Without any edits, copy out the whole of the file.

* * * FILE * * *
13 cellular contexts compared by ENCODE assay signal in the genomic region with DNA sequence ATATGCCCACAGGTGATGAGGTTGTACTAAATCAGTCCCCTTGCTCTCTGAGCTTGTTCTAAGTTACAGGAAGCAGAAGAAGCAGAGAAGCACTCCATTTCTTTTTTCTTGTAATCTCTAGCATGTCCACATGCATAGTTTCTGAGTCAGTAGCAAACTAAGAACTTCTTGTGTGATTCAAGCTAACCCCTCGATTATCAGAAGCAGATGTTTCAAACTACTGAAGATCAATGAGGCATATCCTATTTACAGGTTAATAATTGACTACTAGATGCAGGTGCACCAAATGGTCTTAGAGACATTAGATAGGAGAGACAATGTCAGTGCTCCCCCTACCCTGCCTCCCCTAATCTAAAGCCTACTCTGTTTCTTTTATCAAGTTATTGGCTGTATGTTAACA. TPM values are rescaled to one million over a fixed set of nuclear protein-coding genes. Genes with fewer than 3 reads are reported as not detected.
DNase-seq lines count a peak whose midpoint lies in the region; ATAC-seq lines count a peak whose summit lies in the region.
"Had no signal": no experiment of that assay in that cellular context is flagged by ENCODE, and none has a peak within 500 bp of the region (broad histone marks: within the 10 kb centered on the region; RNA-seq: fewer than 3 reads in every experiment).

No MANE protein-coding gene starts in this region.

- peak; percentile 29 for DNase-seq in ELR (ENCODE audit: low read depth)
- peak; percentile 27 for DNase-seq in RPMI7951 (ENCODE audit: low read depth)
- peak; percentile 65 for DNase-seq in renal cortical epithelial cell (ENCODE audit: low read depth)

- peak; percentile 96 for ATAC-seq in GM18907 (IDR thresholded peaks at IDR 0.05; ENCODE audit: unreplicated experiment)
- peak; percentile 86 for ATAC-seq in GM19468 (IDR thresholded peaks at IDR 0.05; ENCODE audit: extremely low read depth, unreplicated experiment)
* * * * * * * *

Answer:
13 cellular contexts compared by ENCODE assay signal in the genomic region with DNA sequence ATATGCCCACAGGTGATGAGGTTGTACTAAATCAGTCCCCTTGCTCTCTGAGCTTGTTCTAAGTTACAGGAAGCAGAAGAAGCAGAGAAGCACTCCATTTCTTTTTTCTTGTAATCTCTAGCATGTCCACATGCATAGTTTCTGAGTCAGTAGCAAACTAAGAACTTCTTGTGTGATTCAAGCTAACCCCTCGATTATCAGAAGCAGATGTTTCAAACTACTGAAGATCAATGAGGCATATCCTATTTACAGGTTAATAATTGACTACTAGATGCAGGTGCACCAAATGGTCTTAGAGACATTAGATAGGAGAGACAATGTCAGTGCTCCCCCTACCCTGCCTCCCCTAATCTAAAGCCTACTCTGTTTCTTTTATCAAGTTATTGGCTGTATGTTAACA. TPM values are rescaled to one million over a fixed set of nuclear protein-coding genes. Genes with fewer than 3 reads are reported as not detected.
DNase-seq lines count a peak whose midpoint lies in the region; ATAC-seq lines count a peak whose summit lies in the region.
"Had no signal": no experiment of that assay in that cellular context is flagged by ENCODE, and none has a peak within 500 bp of the region (broad histone marks: within the 10 kb centered on the region; RNA-seq: fewer than 3 reads in every experiment).

No MANE protein-coding gene starts in this region.

- peak; percentile 29 for DNase-seq in ELR (ENCODE audit: low read depth)
- peak; percentile 27 for DNase-seq in RPMI7951 (ENCODE audit: low read depth)
- peak; percentile 65 for DNase-seq in renal cortical epithelial cell (ENCODE audit: low read depth)

- peak; percentile 96 for ATAC-seq in GM18907 (IDR thresholded peaks at IDR 0.05; ENCODE audit: unreplicated experiment)
- peak; percentile 86 for ATAC-seq in GM19468 (IDR thresholded peaks at IDR 0.05; ENCODE audit: extremely low read depth, unreplicated experiment)